Friday, January 21

Digital literacy the most sought after competency by employers


KUCHING: At 3.5 percent in July, unemployment in Malaysia is at its highest since 2013 and continues to rise. This issue coupled with weak wages and job-growth has given cause for concern among Malaysians who placed the mounting cost of living as the No.1 priority for Budget 2017.

These rising concerns coupled with the fact that almost 200,000 fresh graduates are unemployed, INTI commissioned a landmark survey between 316 employers and new graduates in Malaysia to better understand the demands of the increasingly competitive job market.

Survey findings revealed several gaps in expectations between employers and new graduates in terms of the competency deemed essential to excel at a job. The most pressing dichotomy in expectation concerned digital literacy, where 30 per cent of employers regarded it as the most essential competency needed for job performance while most graduates rated it as the least important competency at only four per cent.

Speaking on the survey findings, Rohit Sharma, chief executive officer of INTI International Universities and Colleges said, “The nature of knowledge is changing and in this digital age, our definition of basic digital literacy needs expanding.

This stark mismatch is worrying because digital literacy, which allows you to live, learn and work in a digital society, is one that needs to be taken seriously.

If unaddressed, the consequent misguided belief that graduates have of themselves – that they are well prepared for employment despite not being sufficiently digitally literate – will only add onto the already dire unemployment issue in our nation.”

To further deliberate on the findings as well as discuss remedies that could improve the employment scene in Malaysia, a panel discussion was held alongside Sharma and industry partners including Gopi Ganesalingam, Vice President, Enterprise Development Consulting, Malaysia Digital Economy Corporation (MDEC); Simon Si, Head Regional Communications, SEEK Asia; and Jake Choy Yew Wing, an INTI alumnus who is currently a Business Development Consultant (ASEAN) in Oracle.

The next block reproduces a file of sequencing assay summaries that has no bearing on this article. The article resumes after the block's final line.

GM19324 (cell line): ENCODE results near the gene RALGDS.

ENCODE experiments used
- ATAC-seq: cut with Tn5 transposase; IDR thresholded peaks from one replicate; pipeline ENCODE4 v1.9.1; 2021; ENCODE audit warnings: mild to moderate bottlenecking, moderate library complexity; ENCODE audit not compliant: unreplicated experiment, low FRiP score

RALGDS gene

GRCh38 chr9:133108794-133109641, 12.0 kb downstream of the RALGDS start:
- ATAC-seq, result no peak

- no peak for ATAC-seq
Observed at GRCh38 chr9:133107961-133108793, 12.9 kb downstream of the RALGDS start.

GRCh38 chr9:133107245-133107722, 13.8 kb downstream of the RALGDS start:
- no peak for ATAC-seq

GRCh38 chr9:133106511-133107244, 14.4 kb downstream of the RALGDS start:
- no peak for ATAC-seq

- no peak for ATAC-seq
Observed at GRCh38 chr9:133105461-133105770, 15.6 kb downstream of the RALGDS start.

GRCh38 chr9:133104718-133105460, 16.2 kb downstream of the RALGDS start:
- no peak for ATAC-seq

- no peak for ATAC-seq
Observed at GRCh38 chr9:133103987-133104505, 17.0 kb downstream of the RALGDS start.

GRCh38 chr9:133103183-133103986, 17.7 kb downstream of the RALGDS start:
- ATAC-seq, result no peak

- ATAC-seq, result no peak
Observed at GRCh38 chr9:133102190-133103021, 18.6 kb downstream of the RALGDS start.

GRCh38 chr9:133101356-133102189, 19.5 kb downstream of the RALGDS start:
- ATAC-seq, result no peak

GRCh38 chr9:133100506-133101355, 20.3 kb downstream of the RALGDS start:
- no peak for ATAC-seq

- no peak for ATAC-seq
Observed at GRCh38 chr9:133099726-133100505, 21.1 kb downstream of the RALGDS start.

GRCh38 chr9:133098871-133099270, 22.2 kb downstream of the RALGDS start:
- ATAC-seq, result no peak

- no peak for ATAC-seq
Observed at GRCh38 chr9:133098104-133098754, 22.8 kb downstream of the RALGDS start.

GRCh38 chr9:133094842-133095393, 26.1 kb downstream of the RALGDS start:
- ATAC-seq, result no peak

Another notable finding from the survey is that most graduates (29.5 per cent) regarded communication skills as the most important differentiator while only 6.3 per cent of employers saw it as a differentiating factor in evaluating an employee’s performance.

Employers are beginning to raise the benchmark with most seeing communication skills as a given attribute rather than a discerning trait.

However,  Choy emphasised that many graduates regard communication skills as important because communicating with people is the basis of our daily work.

“Being good communicators also allows us to build and maintain relationships,” he said during the session. “That said, the need for good communication skills is contextual. For example, communication skills would play a huge role in first impressions during your 45-minutes interview.”

Sharma added, “The gap in expectations between employers and new graduates as revealed by the survey and verified through feedback from the employers has lent us insight into the current needs of the job market as well as a greater understanding of our students’ perspective on career building. As a higher learning institution, our duty is to bridge that gap by empowering our students to meet the demands of the labour market.”

In line with INTI’s unyielding focus in producing outstanding graduate outcomes, INTI and BDO Governance Advisory also launched INTI’s new 2015 employability figures. It is now validated by BDO that 98 per cent of INTI graduates were employed within 6 months upon their graduation while 82 per cent of INTI graduates are paid higher than market average. Additionally, 25 per cent of INTI graduates are offered jobs before they graduate.

Sharma concluded, “This move serves as a testament to how INTI is constantly raising the benchmark for graduate employability. We are also proud to be setting a new standard for transparency and accountability.”